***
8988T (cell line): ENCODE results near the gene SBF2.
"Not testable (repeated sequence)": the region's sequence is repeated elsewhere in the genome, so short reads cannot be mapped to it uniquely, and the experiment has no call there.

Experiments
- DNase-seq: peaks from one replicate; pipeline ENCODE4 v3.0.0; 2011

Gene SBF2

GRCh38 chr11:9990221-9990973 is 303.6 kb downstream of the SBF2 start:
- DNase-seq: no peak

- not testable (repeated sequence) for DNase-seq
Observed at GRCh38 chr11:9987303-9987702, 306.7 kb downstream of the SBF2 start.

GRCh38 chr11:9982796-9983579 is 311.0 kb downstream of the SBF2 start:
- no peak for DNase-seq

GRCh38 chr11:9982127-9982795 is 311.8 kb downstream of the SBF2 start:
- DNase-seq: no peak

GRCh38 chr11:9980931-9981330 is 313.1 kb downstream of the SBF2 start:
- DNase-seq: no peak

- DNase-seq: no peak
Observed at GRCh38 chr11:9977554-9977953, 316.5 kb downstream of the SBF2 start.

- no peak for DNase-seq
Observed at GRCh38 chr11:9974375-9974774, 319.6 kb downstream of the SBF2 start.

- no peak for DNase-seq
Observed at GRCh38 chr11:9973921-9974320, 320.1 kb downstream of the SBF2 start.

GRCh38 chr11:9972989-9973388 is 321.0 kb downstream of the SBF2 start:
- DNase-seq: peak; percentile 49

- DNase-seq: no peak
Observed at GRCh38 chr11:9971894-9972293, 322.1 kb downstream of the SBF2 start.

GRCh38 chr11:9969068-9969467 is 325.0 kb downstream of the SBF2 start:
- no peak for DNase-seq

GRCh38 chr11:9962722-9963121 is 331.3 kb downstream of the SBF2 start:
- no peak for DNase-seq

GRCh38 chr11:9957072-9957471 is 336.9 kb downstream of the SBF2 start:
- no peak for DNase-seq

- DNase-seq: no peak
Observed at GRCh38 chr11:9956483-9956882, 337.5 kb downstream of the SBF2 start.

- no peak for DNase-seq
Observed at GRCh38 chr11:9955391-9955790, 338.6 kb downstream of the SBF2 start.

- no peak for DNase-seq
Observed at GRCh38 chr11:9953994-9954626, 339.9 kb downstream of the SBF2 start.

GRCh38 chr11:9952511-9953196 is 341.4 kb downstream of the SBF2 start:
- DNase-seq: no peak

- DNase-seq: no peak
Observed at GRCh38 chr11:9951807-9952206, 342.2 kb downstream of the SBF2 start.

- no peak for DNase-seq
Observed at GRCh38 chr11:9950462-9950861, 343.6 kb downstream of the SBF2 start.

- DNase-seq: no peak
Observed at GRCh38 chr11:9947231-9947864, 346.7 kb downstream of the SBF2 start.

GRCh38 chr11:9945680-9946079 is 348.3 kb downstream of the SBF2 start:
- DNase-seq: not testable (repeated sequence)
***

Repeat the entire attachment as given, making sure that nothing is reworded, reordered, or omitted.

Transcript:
8988T (cell line): ENCODE results near the gene SBF2.
"Not testable (repeated sequence)": the region's sequence is repeated elsewhere in the genome, so short reads cannot be mapped to it uniquely, and the experiment has no call there.

Experiments
- DNase-seq: peaks from one replicate; pipeline ENCODE4 v3.0.0; 2011

Gene SBF2

GRCh38 chr11:9990221-9990973 is 303.6 kb downstream of the SBF2 start:
- DNase-seq: no peak

- not testable (repeated sequence) for DNase-seq
Observed at GRCh38 chr11:9987303-9987702, 306.7 kb downstream of the SBF2 start.

GRCh38 chr11:9982796-9983579 is 311.0 kb downstream of the SBF2 start:
- no peak for DNase-seq

GRCh38 chr11:9982127-9982795 is 311.8 kb downstream of the SBF2 start:
- DNase-seq: no peak

GRCh38 chr11:9980931-9981330 is 313.1 kb downstream of the SBF2 start:
- DNase-seq: no peak

- DNase-seq: no peak
Observed at GRCh38 chr11:9977554-9977953, 316.5 kb downstream of the SBF2 start.

- no peak for DNase-seq
Observed at GRCh38 chr11:9974375-9974774, 319.6 kb downstream of the SBF2 start.

- no peak for DNase-seq
Observed at GRCh38 chr11:9973921-9974320, 320.1 kb downstream of the SBF2 start.

GRCh38 chr11:9972989-9973388 is 321.0 kb downstream of the SBF2 start:
- DNase-seq: peak; percentile 49

- DNase-seq: no peak
Observed at GRCh38 chr11:9971894-9972293, 322.1 kb downstream of the SBF2 start.

GRCh38 chr11:9969068-9969467 is 325.0 kb downstream of the SBF2 start:
- no peak for DNase-seq

GRCh38 chr11:9962722-9963121 is 331.3 kb downstream of the SBF2 start:
- no peak for DNase-seq

GRCh38 chr11:9957072-9957471 is 336.9 kb downstream of the SBF2 start:
- no peak for DNase-seq

- DNase-seq: no peak
Observed at GRCh38 chr11:9956483-9956882, 337.5 kb downstream of the SBF2 start.

- no peak for DNase-seq
Observed at GRCh38 chr11:9955391-9955790, 338.6 kb downstream of the SBF2 start.

- no peak for DNase-seq
Observed at GRCh38 chr11:9953994-9954626, 339.9 kb downstream of the SBF2 start.

GRCh38 chr11:9952511-9953196 is 341.4 kb downstream of the SBF2 start:
- DNase-seq: no peak

- DNase-seq: no peak
Observed at GRCh38 chr11:9951807-9952206, 342.2 kb downstream of the SBF2 start.

- no peak for DNase-seq
Observed at GRCh38 chr11:9950462-9950861, 343.6 kb downstream of the SBF2 start.

- DNase-seq: no peak
Observed at GRCh38 chr11:9947231-9947864, 346.7 kb downstream of the SBF2 start.

GRCh38 chr11:9945680-9946079 is 348.3 kb downstream of the SBF2 start:
- DNase-seq: not testable (repeated sequence)